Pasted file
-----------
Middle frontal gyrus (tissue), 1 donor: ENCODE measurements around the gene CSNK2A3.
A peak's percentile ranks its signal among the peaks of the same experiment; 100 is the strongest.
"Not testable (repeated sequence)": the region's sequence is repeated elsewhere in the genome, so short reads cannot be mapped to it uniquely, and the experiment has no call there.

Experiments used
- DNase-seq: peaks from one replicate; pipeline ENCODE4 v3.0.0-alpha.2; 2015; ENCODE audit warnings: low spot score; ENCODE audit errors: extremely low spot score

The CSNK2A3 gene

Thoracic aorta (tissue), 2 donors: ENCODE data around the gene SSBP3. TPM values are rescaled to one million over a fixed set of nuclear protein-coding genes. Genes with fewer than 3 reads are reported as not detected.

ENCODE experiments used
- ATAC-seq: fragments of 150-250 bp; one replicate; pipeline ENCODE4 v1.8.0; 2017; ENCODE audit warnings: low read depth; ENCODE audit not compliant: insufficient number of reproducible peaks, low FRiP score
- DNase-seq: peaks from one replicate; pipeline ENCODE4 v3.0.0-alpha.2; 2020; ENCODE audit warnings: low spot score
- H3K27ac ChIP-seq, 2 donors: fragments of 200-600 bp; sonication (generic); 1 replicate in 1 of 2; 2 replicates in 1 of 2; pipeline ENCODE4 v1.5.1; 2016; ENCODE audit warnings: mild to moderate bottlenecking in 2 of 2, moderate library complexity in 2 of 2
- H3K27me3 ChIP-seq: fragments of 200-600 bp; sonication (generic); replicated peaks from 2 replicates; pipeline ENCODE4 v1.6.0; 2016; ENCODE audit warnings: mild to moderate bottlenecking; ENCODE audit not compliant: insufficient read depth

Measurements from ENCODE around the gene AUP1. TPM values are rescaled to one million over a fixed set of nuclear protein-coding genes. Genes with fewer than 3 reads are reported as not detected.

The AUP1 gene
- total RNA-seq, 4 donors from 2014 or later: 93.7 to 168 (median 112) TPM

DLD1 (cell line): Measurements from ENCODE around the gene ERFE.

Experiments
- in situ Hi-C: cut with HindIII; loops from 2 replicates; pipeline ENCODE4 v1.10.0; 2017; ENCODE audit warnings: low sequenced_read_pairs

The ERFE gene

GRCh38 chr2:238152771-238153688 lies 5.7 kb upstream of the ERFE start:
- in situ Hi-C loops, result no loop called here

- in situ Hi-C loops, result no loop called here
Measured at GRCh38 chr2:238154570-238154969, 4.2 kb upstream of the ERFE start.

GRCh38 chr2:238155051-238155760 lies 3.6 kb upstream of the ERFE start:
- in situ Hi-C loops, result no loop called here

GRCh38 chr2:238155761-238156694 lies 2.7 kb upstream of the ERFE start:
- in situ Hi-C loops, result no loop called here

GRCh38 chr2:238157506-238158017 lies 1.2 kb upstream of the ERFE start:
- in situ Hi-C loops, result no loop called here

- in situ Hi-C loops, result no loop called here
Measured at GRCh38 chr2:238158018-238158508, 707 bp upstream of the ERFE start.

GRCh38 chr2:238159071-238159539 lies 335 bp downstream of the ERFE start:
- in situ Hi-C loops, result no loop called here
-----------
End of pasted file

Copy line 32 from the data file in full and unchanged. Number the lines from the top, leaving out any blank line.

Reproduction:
GRCh38 chr2:238159071-238159539 lies 335 bp downstream of the ERFE start: